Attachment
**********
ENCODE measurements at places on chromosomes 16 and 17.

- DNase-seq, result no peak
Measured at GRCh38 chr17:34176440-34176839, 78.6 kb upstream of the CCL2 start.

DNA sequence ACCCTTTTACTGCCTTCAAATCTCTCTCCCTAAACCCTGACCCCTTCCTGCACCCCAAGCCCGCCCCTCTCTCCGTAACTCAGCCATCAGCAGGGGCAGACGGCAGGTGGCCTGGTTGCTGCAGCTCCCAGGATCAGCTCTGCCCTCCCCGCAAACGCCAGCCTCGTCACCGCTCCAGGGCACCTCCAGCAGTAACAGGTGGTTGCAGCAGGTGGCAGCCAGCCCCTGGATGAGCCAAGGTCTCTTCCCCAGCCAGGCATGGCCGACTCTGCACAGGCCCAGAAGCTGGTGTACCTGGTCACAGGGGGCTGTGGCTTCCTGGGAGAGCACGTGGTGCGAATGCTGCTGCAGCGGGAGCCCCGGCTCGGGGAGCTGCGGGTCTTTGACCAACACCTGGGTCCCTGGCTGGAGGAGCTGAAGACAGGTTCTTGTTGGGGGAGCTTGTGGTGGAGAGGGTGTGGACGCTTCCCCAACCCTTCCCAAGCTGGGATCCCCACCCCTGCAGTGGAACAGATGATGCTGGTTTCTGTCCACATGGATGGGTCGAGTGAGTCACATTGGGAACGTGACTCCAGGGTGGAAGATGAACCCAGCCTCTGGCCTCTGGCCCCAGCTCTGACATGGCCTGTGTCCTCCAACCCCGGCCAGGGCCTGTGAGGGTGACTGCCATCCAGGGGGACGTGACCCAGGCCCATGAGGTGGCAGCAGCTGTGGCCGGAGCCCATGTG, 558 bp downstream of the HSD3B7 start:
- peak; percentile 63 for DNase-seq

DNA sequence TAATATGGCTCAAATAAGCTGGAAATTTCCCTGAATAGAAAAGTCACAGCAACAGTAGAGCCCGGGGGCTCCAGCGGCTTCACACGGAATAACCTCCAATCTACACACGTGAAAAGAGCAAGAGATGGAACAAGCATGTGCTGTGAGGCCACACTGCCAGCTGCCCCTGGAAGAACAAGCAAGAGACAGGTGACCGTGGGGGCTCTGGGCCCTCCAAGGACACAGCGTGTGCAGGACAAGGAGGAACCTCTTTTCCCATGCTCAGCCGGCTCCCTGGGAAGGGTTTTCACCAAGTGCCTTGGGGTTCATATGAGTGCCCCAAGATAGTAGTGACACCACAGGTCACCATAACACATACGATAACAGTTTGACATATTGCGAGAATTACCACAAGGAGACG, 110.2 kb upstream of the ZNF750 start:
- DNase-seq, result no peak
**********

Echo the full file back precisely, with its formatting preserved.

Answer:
ENCODE measurements at places on chromosomes 16 and 17.

- DNase-seq, result no peak
Measured at GRCh38 chr17:34176440-34176839, 78.6 kb upstream of the CCL2 start.

DNA sequence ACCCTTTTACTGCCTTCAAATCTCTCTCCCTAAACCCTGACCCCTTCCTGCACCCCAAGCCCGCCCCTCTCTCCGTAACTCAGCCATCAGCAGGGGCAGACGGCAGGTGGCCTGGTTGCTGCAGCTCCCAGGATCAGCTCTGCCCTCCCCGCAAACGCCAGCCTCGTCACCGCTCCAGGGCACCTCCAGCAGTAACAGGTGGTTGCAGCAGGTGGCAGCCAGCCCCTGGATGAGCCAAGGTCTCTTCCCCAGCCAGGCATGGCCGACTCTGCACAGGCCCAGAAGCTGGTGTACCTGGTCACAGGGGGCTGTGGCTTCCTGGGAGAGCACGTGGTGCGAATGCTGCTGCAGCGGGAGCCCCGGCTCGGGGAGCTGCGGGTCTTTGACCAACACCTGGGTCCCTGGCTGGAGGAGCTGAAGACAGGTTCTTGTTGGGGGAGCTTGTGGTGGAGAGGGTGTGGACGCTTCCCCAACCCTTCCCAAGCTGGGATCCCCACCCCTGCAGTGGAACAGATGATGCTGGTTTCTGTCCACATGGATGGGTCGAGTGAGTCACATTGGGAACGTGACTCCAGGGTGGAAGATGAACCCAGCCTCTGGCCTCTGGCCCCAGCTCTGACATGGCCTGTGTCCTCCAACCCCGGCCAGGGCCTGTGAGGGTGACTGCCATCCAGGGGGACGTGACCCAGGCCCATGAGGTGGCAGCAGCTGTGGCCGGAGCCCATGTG, 558 bp downstream of the HSD3B7 start:
- peak; percentile 63 for DNase-seq

DNA sequence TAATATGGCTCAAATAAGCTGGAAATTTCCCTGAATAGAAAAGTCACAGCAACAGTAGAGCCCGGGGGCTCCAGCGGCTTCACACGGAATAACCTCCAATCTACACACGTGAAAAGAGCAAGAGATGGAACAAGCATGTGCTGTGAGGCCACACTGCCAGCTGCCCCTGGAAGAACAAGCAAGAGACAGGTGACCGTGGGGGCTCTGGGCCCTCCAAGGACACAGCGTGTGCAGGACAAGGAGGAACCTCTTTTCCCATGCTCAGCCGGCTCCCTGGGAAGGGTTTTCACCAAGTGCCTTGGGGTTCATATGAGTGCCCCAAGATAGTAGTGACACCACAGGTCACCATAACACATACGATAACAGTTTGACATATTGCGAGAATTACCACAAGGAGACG, 110.2 kb upstream of the ZNF750 start:
- DNase-seq, result no peak